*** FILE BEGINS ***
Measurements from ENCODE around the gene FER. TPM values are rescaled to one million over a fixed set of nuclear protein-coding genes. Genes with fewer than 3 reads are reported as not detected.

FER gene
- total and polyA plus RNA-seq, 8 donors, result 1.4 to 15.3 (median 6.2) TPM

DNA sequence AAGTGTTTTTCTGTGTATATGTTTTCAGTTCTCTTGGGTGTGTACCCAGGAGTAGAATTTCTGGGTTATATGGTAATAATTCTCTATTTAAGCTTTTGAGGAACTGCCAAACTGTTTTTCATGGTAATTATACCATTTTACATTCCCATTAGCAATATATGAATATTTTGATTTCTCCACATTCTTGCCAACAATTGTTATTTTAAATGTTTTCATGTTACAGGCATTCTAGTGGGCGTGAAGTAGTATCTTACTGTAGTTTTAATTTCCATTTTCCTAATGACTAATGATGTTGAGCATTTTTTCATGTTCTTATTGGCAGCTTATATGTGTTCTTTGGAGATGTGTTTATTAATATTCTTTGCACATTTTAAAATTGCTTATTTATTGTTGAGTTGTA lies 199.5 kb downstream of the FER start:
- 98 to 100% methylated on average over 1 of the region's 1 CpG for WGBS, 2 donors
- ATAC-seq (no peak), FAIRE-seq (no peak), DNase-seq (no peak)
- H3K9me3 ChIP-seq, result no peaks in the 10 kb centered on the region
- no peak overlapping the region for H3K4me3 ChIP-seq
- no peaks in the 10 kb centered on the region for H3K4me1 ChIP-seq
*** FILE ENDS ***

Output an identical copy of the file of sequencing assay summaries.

Measurements from ENCODE around the gene FER. TPM values are rescaled to one million over a fixed set of nuclear protein-coding genes. Genes with fewer than 3 reads are reported as not detected.

FER gene
- total and polyA plus RNA-seq, 8 donors, result 1.4 to 15.3 (median 6.2) TPM

DNA sequence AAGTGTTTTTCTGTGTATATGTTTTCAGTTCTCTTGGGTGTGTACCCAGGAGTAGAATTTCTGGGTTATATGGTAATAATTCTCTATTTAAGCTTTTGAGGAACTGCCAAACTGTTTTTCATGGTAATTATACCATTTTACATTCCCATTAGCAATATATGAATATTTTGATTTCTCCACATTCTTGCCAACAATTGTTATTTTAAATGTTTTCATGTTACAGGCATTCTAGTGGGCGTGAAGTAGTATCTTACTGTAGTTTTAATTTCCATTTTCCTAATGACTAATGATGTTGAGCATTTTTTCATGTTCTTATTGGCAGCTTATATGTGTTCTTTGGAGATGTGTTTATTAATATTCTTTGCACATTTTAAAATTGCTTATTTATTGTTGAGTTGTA lies 199.5 kb downstream of the FER start:
- 98 to 100% methylated on average over 1 of the region's 1 CpG for WGBS, 2 donors
- ATAC-seq (no peak), FAIRE-seq (no peak), DNase-seq (no peak)
- H3K9me3 ChIP-seq, result no peaks in the 10 kb centered on the region
- no peak overlapping the region for H3K4me3 ChIP-seq
- no peaks in the 10 kb centered on the region for H3K4me1 ChIP-seq